How to Cut Back Butterfly Milkweed
The University of Kansas Monarch Watch website warns that cutting back all of a milkweed plant to try to grow “clean” leaves and avoid infection with Ophryocystis elektroscirrha, which can hurt butterflies, has not been proven to work.
Butterflyweed (Asclepias curassavica), also called tropical milkweed, silkweed, Mexican milkweed and bloodflower, is a species of milkweed that is hardy enough to survive in most parts of the United States. Cutting back the plant helps control overgrowth and keeps it in bloom, and pruning should take place at different times of the year -- between late spring and late fall, and ending before any major snowfall in your area.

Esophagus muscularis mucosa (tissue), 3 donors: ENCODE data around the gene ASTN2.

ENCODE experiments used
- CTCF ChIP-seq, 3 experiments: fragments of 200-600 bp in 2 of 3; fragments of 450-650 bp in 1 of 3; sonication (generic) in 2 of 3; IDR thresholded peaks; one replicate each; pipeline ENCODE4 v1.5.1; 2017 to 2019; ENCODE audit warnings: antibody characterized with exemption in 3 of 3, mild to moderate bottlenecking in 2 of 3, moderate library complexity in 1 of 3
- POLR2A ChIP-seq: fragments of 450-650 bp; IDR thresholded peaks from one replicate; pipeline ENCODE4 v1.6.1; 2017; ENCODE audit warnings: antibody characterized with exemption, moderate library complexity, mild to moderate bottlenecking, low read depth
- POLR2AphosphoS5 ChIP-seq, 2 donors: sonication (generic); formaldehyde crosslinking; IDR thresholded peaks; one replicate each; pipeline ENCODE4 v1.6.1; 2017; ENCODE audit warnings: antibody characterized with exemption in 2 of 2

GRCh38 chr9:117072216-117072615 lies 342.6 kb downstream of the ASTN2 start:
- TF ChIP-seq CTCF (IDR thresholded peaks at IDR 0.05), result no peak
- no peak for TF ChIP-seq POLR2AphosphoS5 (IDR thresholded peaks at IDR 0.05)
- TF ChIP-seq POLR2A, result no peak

Cut dead branches off the plant in late spring. The Butterfly Bushes website recommends doing this in June. Worthington City Schools in Ohio suggests trimming 50 percent of the milkweed back by half at this time, too.
Deadhead the plant every couple of weeks in summer. This will let the plant continue to concentrate on flowering instead of producing seeds.
Trim the entire plant back to less than 4 feet high in late fall.
Inspect the plant every year to find older stems that now appear “woody” toward their bases; cutting these off at the base of the stem will let the plant produce new growth.
Suzanne S. Wiley is an editor and writer in Southern California. She has been editing since 1989 and began writing in 2009. Wiley received her master's degree from the University of Texas and her work appears on various websites.